With domestic violence in the news, I decided to post a fundraising letter I had written for “The Women’s Center.”
Imagine what it’s like to be a bird without wings, Who’s fallen into a hole and not allowed to sing. Imagine what it’s like to be a beautiful whale, With no place to swim but a five-gallon pale. …male survivor of childhood sexual abuse
It could be in the middle of the night when a woman knocks at our door, shaking as she nervously asks for help. The makeup could not hide the blows to her face. She is without money, a safe place to stay, accompanied by the belief that she had done something wrong. She brings her daughter, as well, who wonders why the Daddy she loves always hits and swears. Perhaps there’s a telephone call to the hotline, where a volunteer hopes to convince a desperate woman that tonight is not the time to die. Or possibly someone calls from the hospital emergency room reporting a rape. Women, men, children, sexual orientation, it makes no difference.
The Women’s Center, established in 1972, continues to provide services to the surrounding counties. In 2013, we assisted 141 children and 862 adults with 11,715 hours of domestic violence services; 6,713 nights of domestic violence and 5,413 nights of transitional housing; and 16,429 meals to residents in shelter. Public education, professional training, orders of protection, and hotline calls are provided as well.
Thanks to you, we have expanded and updated our facilities. We have little debt and manage to show a respectable balance sheet. But where we struggle is raising enough money to maintain a $1.3 million dollar budget. We receive our financial support from various federal, state, and private grants, and donations from you. We face an annual increase in services while governmental budget cuts leave us with less. I wish you could come to ground zero and watch the dedicated work of our staff. You would soon learn that they are underpaid angels, doing God’s work.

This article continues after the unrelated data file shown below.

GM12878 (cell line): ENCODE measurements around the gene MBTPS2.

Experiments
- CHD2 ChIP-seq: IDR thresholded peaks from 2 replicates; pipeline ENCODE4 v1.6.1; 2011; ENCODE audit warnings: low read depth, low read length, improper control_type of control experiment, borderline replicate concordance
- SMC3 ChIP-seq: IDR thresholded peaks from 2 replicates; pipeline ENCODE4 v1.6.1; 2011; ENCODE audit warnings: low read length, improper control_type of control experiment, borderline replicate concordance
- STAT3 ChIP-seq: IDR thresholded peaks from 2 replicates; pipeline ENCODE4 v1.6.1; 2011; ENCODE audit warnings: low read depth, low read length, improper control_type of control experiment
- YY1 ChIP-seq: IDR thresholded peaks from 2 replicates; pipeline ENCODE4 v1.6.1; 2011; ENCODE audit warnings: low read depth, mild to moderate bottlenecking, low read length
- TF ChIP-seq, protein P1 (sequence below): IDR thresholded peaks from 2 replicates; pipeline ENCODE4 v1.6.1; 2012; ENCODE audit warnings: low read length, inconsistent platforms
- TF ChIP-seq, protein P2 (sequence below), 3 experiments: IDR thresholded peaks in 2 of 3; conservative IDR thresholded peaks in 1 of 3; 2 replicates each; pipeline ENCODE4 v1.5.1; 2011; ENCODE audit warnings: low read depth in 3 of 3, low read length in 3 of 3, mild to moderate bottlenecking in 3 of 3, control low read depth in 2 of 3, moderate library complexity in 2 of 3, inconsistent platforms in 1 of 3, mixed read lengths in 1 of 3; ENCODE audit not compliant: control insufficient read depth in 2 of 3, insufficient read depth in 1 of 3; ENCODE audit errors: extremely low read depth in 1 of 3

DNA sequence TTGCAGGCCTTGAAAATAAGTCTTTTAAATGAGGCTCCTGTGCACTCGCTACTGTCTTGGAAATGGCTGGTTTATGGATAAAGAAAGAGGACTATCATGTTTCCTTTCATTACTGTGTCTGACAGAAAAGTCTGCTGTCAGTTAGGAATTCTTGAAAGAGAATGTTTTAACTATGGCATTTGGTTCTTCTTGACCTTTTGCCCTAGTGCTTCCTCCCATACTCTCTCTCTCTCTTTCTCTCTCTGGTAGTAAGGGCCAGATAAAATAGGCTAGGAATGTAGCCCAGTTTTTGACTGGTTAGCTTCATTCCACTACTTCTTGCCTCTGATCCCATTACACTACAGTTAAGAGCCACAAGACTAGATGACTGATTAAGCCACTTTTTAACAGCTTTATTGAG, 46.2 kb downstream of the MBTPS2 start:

Whether you are a first-time donor, or one that continues to offer us a lifeline, we need your help. This can be done as annual contributions, or through planned giving, a means of providing future financial support with no upfront cost. For now, we ask you to forget the tax benefits in giving. Just think about the abused woman knocking at our door, the child who still loves her Daddy, the raped woman lying on a hospital bed, or the woman who believes that tonight is the time to die. There are so many of them.
Larry L Franklin
Development Committee Chair
If you feel moved to support our organization, send contributions to The Women’s Center, 610 South Thompson St., Carbondale, Il 62901 http://www.thewomensctr.org
It’s always there to some degree, mocking my every move. A jig, a waltz, maybe Chubby Checker’s famous twist, or a seductive embrace as we move across the floor — my dancing partner, my pain. Maybe it’s sharp, a get your attention pain; a boxer’s jab; possibly an unrelenting tooth acne; or a sustained, never-ending pain.
Pain can be physical, psychological, or both, and when latched onto an individual, becomes unique. Physical pain can be tested and more easily diagnosed than the illusive psychological pain that sometimes plays hide-and-seek with the mental health specialist. Treatments for back pain are many — injections, physical therapy, spinal adjustments, medication, meditation, acupuncture, and when all fail, the surgeon sharpens his scalpel.
Two weeks ago I had a bone fusion performed in my lower back. A herniated disk and the movement of two vertebra called for a bone fusion to eliminate the pain. A back brace for support and oxycodone for pain are being used during the healing process. I have become friends with oxycodone and refer to her affectionately as “oxy.” When in my medicated buzz, I sometimes call her “foxy.”